Can U.S. shale players accelerate activity in North America to help meet global oil demand amid a supply crunch as energy prices surge?

That’s the question James West, senior managing director and partner at Evercore ISI, is being asked often lately. Activity in shale plays continues to rebound from its pandemic woes, led by the Permian Basin where the U.S. Energy Information Administration (EIA) forecasts oil production will rise by 70,000 bbl/d to about 5.2 MMbbl/d in April. However, other challenges could make it difficult for U.S. producers to replace Russian barrels and fill gaps left by some OPEC member countries.

“It already is growing, but it’s a mature market,” West said of North American shale during Evercore’s webcast this week. “It’s growing at probably the pace that it can grow. So, we do not see an accelerated supply response. We think there’ll be continued capital discipline from the customer base of the E&Ps. Labor is exceptionally tight.”

Other obstacles that make an accelerated North American oil supply response unlikely in the near term include equipment and materials tightness. Inflation and supply chain constraints are driving up costs. The challenges arise as oil prices continue to climb with WTI trading March 23 at about $115/bbl and Brent, $121/bbl.

He called the frac spread environment “difficult.”

“We don’t have sand. We don’t have drillpipe. We don’t have casing,” West said. “We’re running out of high-spec land rigs, frac spreads. You name it. We don’t have it. And while we do think capital/money solves for a lot of these problems—it will over time, it’s going to be a challenge to really ramp up in North America.”

Though frac spreads have emerged from the bottom seen in the 2020-21 downturn, it is still in recovery mode. Data show U.S. frac supply dropped from 24-25 million HHP to about 14-15 million today as the DUC count sank to its lowest level—around 4,340 based on EIA data—since early 2014.

“They’re talking about 12 to 18 months for a new frac spread. … Then, of course, the pricing for all of this equipment—it’s mostly made of steel—is going up and going up rapidly,” West said.

Rising Rates, Costs

As the U.S. land rig count continues to move higher, roughly at 660, so are the day rates. “Day rates were in the high teens. They’re now in the mid-20s and they’re approaching $30,000 a day when you include packages and technology,” West said.

Costs are also up for oil country tubular goods and frac sand, which has shot up by as much as 185% to between $40 and $45 per ton, Axios reported this week, citing Rystad Energy analyst Ryan Hassler.

Producers, including in the Permian Basin, are adjusting.

“We can’t get enough sand. We’re running less than the number of [fracking] stages we could pump in a day because we’ve run out of sand every day,” said Michael Oestmann, CEO of private equity-backed Tall City Exploration, said in a Reuters article. “Ultimately it will slow everyone down if it doesn’t resolve itself.”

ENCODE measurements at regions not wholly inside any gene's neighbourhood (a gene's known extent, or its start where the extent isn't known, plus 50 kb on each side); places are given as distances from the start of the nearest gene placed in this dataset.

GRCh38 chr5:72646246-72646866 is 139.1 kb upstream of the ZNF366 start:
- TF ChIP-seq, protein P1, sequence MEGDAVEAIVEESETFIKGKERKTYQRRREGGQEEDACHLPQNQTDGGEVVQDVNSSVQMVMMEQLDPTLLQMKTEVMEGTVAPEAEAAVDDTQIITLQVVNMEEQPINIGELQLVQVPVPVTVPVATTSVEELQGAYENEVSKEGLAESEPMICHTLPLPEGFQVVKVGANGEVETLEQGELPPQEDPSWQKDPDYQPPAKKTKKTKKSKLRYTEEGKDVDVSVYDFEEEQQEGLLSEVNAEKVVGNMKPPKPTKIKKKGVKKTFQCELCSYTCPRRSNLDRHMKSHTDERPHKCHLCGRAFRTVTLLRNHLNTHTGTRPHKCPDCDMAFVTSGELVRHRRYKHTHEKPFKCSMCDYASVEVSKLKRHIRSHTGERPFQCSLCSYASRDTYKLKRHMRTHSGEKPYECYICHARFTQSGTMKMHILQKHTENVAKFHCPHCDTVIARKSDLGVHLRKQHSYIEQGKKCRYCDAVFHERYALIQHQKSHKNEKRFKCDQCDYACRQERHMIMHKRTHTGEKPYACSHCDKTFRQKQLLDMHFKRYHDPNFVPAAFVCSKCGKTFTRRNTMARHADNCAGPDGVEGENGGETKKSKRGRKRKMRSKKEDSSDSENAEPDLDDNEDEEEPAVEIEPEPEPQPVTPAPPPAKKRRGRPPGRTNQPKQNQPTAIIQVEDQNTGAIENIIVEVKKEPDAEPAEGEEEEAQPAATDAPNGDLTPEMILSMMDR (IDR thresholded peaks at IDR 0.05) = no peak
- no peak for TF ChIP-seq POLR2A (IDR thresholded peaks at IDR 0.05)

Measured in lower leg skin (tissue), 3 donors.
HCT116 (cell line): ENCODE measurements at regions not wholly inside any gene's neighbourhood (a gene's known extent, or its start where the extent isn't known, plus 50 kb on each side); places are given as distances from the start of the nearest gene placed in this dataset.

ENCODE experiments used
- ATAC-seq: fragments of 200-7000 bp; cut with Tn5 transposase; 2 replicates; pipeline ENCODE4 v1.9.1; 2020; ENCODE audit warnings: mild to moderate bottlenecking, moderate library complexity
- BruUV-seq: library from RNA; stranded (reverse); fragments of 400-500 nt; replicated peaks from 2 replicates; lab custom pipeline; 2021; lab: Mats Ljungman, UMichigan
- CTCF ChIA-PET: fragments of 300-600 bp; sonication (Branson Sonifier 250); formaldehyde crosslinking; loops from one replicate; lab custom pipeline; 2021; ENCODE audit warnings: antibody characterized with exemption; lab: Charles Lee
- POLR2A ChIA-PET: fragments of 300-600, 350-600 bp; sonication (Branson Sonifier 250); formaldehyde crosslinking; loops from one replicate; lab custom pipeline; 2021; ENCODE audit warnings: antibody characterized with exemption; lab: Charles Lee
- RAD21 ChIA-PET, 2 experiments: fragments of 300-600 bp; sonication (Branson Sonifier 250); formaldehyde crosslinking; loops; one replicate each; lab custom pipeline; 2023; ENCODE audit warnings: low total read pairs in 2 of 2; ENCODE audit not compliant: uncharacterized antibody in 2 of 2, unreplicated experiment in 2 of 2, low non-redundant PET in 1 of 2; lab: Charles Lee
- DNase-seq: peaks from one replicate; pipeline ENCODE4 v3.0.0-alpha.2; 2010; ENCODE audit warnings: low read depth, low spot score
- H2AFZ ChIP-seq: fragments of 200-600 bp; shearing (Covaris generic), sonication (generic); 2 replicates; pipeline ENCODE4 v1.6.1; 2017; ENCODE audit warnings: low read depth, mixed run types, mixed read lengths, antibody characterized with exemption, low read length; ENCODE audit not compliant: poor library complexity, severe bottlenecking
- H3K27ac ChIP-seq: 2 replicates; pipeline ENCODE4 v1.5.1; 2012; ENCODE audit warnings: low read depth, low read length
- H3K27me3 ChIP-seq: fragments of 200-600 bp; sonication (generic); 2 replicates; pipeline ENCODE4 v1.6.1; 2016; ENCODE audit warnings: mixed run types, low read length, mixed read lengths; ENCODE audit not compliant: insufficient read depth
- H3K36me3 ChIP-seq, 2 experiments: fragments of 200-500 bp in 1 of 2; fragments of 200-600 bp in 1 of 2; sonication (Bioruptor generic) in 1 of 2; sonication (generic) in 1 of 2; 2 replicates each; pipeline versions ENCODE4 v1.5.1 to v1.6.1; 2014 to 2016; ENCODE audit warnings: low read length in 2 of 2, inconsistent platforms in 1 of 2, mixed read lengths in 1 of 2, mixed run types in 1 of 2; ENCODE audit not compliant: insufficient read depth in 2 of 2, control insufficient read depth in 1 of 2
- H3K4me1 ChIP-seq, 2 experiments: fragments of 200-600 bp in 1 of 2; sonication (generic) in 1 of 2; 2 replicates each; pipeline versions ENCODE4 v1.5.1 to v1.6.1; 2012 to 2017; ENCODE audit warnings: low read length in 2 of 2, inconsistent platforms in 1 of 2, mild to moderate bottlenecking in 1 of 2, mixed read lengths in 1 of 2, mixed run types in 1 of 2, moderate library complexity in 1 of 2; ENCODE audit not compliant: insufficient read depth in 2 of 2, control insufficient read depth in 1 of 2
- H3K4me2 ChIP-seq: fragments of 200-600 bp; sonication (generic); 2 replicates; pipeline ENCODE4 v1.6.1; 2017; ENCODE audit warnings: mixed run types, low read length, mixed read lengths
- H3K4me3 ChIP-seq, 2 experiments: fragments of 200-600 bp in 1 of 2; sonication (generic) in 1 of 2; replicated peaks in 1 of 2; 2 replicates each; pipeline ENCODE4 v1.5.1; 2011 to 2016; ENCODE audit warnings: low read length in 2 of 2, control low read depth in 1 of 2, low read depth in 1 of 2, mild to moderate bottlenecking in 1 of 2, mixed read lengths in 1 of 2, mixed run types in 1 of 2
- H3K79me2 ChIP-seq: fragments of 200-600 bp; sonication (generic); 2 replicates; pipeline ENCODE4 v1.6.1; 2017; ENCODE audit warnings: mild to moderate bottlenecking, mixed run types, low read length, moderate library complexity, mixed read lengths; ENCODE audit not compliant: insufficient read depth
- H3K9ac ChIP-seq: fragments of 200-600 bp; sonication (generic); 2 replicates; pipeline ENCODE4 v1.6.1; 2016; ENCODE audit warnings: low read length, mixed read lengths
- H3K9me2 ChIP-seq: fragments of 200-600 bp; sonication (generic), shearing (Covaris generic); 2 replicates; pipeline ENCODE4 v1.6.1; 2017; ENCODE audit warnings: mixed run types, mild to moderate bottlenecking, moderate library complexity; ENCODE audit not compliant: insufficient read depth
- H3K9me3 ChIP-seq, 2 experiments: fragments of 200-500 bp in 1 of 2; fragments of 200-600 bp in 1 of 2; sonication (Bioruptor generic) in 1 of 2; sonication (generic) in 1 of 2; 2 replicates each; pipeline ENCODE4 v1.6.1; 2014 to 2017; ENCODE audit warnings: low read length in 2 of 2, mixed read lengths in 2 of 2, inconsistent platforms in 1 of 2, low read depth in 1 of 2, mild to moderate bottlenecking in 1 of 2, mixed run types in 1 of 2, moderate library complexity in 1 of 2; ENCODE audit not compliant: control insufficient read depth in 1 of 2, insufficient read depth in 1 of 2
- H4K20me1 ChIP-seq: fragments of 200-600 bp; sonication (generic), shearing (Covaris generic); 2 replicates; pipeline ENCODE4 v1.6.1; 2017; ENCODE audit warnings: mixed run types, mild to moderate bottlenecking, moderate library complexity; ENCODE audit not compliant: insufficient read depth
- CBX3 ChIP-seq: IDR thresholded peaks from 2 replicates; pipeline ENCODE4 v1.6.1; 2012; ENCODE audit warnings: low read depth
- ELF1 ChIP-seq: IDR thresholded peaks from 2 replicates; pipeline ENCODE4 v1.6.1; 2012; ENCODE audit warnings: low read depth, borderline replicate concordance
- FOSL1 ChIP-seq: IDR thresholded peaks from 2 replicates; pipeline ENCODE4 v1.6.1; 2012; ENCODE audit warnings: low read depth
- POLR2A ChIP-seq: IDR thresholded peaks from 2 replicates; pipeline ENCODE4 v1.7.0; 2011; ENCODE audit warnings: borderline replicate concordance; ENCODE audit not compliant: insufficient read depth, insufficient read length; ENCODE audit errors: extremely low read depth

Based on conversations with oilfield service (OFS) companies, West said E&Ps will likely see costs rise between 10% and 15%, possibly higher, this year as D&C equipment and services further tighten. That, he added, should “bode well” for OFS firms.

However, he cautioned that management teams are underscoring continued supply chain challenges. “We do not think that the E&P companies are appropriately forecasting what their cost inflation is going to be, nor are the oil service companies,” West said. “So, I’ll blame the whole industry on this because inflation is rampant and it’s going to impact the entire industry.”

Watching Indicators

Global market indicators suggest tight balances continue to tighten, according to Steve Richardson, a research analyst for Evercore. He pointed out forecasts showing crude oil demand exceeding supply in 2022-23 and persistent inventory draws as the market tries to solve for a potential 3-4 MMbbl/d deficit.

“We’ve got dwindling inventories, OPEC unable to make numbers, OPEC looking unwilling to increase production for a host of reasons,” Richardson said. “Then also the fact that we’re going to have as this conflict gets worse … some barrels won’t be clearing the market.”

Another big question, he said, is where is Russian production 6, 12, 18 months from now. Still, it’s not just headlines out of Russia impacting the oil market; force majeures and outages in places such as Nigeria and Angola put the market at further deficit, he said.

“We really don’t have a quick fix. There’s been a lot of conversation about the U.S. … U.S. production is growing. Part of the narrative you shouldn’t believe is the dialogue from two or three independents that are saying no growth,” Richardson said. “The market is growing. It’s going to take a little while to go.”

He anticipates U.S. oil supply growth surpassing the 750,000 to 800,000 bbl range as the year progresses.

“It wouldn’t be crazy to think that number is a million,” Richardson said, but don’t expect to see the more than 1.5 million-barrel type growth seen before COVID.

E&P spending is accelerating, West added. E&P spending in North America is expected to grow 23%, while international spending could rise by 15%.

“I suspect both those numbers will trend higher now that we’re working with a higher oil price because we were using much lower oil prices to forecast budgets going into this year and the market, of course, as you know, is fairly dynamic,” he said. “Most of the barrels near term will come from short-cycle land plays,” including in the Middle East and North America.